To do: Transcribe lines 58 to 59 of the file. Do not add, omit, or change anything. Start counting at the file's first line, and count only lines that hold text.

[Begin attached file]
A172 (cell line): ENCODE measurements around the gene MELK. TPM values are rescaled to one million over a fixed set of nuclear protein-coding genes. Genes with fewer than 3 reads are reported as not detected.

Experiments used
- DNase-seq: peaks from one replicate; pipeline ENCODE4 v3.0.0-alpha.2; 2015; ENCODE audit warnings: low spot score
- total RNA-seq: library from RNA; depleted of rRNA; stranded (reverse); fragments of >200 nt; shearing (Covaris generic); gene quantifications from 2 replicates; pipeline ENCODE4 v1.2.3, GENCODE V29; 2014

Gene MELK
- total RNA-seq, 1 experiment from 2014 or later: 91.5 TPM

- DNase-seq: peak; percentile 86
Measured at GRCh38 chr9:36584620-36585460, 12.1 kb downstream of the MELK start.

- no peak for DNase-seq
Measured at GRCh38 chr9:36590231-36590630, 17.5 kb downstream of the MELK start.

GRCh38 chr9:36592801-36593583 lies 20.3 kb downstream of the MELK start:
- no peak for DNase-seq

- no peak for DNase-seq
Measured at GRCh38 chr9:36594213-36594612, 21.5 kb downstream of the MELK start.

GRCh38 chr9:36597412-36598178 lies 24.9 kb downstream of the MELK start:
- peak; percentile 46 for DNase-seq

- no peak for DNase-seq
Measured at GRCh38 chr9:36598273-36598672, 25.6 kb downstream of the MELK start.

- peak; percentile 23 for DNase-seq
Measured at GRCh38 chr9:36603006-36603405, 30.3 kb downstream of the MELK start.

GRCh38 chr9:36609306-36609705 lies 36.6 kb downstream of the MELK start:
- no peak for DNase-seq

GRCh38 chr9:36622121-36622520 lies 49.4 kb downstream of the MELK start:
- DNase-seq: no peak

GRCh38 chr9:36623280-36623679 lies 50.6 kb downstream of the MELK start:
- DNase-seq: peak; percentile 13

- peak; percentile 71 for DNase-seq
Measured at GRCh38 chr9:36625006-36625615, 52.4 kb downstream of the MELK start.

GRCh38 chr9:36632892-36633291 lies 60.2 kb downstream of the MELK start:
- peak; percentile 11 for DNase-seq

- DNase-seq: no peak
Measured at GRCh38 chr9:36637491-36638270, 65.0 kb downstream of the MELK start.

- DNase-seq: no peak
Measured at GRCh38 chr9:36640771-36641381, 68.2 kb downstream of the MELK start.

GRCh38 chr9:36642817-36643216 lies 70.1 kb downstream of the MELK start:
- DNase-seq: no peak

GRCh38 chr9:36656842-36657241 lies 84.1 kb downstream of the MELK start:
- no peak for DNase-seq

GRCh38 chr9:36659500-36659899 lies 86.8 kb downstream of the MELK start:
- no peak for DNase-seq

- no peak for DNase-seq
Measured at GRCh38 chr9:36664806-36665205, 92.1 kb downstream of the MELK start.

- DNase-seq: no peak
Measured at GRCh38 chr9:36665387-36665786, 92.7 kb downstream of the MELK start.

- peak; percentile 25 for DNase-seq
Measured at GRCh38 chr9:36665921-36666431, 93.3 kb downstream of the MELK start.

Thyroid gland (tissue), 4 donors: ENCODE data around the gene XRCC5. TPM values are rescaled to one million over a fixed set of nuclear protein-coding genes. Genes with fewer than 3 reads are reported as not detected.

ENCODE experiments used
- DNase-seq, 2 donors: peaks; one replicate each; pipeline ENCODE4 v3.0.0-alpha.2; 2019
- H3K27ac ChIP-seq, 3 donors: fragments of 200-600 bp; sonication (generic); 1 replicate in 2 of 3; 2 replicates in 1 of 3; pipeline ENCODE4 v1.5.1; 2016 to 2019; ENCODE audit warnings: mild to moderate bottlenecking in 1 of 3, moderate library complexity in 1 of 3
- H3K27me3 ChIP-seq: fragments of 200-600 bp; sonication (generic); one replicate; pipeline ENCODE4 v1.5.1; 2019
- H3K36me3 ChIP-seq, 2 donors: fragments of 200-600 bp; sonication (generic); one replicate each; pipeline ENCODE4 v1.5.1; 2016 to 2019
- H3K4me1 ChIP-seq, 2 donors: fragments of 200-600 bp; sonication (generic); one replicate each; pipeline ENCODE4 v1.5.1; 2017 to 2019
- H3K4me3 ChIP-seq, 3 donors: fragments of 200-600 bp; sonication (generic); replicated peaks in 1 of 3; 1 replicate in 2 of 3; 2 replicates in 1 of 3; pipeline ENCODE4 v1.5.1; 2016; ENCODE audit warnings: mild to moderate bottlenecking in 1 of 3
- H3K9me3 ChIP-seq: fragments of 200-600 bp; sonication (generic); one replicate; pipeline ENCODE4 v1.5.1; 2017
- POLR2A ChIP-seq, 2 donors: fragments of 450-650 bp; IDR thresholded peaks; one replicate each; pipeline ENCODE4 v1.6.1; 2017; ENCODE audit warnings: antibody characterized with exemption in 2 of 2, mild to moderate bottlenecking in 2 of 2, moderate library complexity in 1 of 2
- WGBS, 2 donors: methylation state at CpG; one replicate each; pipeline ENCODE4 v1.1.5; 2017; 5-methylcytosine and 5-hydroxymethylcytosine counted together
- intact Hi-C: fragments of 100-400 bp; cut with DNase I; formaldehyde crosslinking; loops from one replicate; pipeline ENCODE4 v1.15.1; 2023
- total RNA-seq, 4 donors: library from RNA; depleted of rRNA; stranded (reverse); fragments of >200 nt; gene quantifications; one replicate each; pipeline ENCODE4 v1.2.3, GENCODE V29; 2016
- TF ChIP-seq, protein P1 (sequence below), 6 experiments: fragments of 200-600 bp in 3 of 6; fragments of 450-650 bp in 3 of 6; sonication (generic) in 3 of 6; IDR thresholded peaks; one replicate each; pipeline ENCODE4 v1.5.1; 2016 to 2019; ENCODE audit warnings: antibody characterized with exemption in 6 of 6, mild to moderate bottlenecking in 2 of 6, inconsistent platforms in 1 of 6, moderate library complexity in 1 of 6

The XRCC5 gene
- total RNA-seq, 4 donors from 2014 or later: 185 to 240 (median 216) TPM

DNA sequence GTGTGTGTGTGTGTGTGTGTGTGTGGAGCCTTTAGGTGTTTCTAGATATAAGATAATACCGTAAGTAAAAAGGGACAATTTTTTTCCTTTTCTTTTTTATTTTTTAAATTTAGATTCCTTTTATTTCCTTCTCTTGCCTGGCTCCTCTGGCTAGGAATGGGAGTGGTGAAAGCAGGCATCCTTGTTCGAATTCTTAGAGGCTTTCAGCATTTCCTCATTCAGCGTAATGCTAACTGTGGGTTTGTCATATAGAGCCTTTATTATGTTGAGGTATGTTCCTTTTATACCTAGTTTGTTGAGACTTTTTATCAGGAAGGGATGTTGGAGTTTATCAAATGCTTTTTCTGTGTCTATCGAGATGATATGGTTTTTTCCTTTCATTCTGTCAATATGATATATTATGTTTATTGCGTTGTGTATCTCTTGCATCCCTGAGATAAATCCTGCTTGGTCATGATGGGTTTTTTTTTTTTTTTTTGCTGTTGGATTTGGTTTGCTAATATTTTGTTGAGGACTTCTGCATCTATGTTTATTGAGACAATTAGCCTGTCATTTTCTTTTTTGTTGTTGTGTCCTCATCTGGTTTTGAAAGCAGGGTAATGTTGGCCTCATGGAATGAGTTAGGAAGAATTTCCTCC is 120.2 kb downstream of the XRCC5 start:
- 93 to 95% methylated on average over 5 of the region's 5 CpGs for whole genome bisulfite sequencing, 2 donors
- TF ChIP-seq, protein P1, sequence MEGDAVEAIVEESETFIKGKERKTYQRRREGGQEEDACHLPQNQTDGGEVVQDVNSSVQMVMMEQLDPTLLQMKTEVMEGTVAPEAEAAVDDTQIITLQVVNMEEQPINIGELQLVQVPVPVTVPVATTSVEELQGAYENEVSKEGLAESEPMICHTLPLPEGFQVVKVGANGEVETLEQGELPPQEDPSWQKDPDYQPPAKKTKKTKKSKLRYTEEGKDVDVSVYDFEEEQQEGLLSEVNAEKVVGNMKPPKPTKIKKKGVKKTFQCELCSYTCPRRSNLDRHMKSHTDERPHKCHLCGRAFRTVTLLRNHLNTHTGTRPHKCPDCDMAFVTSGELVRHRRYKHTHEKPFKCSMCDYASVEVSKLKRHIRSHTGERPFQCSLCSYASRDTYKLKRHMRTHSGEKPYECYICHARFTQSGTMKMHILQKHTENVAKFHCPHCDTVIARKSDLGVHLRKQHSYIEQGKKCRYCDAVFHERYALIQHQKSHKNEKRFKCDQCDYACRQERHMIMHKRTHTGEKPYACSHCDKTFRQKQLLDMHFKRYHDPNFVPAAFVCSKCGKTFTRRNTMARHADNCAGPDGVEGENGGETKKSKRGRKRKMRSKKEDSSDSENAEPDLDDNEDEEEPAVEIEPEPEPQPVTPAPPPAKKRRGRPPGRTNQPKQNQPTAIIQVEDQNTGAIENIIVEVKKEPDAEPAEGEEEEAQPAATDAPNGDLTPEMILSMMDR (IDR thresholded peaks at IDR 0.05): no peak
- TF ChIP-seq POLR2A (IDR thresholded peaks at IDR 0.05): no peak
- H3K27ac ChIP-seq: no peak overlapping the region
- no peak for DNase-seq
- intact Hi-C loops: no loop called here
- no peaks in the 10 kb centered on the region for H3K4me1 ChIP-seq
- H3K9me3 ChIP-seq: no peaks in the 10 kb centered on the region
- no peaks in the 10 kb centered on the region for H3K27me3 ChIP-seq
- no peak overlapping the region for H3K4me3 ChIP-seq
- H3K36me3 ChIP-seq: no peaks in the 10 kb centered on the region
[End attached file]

- intact Hi-C: fragments of 100-400 bp; cut with DNase I; formaldehyde crosslinking; loops from one replicate; pipeline ENCODE4 v1.15.1; 2023
- total RNA-seq, 4 donors: library from RNA; depleted of rRNA; stranded (reverse); fragments of >200 nt; gene quantifications; one replicate each; pipeline ENCODE4 v1.2.3, GENCODE V29; 2016